In 1993, my 83-year-old mother was being medicated against her will with some of these same anti-psychotic drugs. After she refused to take her meds, a relative and a psychiatrist signed her into Hillside Psychiatric Hospital Strauss Cottage, where she was held for three weeks until she would agree to take her meds and comply with an Elder Care plan of seven days a week home care, which my father would have to pay for. My mother was forced to wear an ankle bracelet so she wouldn’t run away. When I visited her, her friend, a Holocaust survivor, was being given electric shock treatment for her nightmares about the Holocaust.
In 1990, the U.S. Supreme Court ruled that prisoners, who are disproportionately people of color, do not have the same rights as non-prisoners to refuse anti-psychotic medications.
Some 10 to 20 percent of GIs who see heavy combat develop lasting symptoms of post-traumatic stress disorder, and about a fifth of those who get treatment receive anti-psychotic medication. Drugs, including Risperdal, Seroquel, Geodon and Abilify, often used to treat severe mental illnesses like schizophrenia and bipolar disorder, are sometimes prescribed to troops for symptoms associated with PTSD and anxiety, including nightmares and irritability. But when mixed with other prescriptions, they can be dangerous and sometimes fatal.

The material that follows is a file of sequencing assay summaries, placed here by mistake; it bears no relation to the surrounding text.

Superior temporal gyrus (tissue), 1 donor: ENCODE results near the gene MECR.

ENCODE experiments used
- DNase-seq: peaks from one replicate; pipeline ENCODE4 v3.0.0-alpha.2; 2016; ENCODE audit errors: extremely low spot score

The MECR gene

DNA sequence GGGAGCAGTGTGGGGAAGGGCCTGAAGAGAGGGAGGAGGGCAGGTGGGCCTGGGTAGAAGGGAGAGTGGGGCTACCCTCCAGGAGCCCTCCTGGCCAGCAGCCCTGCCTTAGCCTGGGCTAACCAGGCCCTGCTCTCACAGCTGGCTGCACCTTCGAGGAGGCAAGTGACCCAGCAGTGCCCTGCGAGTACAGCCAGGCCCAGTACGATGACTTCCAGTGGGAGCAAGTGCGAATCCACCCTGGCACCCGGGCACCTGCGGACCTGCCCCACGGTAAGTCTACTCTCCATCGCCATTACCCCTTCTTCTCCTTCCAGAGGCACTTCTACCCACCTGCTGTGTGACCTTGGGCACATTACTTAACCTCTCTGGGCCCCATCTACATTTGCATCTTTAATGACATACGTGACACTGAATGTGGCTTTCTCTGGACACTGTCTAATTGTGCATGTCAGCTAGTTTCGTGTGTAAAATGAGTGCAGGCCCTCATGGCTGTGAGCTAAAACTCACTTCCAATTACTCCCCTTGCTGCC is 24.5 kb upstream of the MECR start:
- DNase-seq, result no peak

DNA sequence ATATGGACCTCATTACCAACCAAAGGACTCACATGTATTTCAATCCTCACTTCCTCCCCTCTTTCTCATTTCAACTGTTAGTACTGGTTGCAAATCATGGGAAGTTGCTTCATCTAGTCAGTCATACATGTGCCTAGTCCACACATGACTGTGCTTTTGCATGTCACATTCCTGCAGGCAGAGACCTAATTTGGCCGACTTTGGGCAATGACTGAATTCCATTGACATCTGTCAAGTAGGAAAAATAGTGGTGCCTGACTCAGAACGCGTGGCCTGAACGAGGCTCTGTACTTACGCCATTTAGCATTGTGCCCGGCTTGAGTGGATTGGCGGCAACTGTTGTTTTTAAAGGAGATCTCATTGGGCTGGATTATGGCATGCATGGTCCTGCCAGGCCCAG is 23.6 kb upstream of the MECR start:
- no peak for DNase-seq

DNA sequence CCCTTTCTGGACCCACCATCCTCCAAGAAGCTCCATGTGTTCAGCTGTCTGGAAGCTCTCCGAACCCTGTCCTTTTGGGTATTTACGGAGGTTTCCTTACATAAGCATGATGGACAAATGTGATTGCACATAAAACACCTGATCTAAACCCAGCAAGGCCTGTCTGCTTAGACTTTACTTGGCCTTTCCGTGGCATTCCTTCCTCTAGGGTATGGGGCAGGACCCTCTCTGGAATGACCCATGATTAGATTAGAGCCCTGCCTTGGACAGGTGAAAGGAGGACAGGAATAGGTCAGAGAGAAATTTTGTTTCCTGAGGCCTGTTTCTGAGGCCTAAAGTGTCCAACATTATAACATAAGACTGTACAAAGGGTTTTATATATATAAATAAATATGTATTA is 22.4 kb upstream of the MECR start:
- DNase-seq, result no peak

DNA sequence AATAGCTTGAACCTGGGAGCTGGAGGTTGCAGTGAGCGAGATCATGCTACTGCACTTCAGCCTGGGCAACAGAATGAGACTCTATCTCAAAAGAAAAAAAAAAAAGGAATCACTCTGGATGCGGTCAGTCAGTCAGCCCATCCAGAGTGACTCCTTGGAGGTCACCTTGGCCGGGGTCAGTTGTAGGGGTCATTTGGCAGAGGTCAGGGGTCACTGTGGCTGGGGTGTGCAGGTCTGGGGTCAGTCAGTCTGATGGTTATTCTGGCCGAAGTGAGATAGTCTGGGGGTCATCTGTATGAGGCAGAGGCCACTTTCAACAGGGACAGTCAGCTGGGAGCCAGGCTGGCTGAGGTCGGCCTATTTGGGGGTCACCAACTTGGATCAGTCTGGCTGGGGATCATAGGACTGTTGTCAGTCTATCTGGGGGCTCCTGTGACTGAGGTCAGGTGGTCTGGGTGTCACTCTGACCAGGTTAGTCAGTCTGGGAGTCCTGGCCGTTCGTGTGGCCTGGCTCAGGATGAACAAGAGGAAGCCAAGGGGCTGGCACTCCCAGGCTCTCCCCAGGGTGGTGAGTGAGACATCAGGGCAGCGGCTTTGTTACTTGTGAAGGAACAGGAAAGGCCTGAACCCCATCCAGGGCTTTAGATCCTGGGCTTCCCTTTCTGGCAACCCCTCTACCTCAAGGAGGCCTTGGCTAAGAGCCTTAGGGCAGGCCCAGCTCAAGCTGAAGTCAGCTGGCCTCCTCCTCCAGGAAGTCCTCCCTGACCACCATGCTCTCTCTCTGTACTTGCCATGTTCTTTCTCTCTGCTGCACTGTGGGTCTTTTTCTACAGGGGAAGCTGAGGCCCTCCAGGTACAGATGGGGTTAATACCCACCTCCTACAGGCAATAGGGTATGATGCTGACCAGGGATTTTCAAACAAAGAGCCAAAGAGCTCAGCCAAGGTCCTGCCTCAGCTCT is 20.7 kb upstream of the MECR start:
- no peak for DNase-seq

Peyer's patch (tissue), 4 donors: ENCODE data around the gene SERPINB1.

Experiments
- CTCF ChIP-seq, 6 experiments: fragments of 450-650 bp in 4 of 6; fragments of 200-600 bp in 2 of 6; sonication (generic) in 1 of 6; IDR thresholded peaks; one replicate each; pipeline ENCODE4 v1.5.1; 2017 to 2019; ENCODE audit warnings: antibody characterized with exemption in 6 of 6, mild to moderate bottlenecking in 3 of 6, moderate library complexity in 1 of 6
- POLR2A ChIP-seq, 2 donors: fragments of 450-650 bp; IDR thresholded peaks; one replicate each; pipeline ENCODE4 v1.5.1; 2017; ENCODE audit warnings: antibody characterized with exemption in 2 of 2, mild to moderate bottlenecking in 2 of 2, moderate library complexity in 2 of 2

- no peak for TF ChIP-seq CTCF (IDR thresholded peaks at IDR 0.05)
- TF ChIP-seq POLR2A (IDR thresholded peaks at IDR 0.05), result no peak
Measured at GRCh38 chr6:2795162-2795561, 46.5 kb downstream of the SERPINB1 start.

Bullying in the workplace can also help cause this disability. The Communication Workers Local 1180 newspaper, Communique, reported that 37 percent of workers have been bullied, 45 percent of bullied workers suffer stress-related health problems, and targeted individuals have a 64 percent chance of losing their job.
PIST fights for adequate
Sara Catalinotto, a teacher of disabled students, parent of a child in a special autism program, and founder of Parents to Improve School Transportation, demanded that “resources — and respect — be applied to the routing of yellow buses for 150,000 school children who need it in this city, of whom about 60,000 are riding to special education placements. Too many families deal with long, hot, overcrowded bus rides, which force students to miss the start and end of the day — and school breakfast — among other preventable problems.”
Catalinotto reported on solidarity with disabled students and their parents shown by Amalgamated Transit Union Local 1181, the union of school bus drivers, matrons and mechanics.
She also recounted how last spring, the Albany Legislature tried to end state funding for schools that serve only deaf students, only to be thwarted by the deaf community’s mobilization to stop this.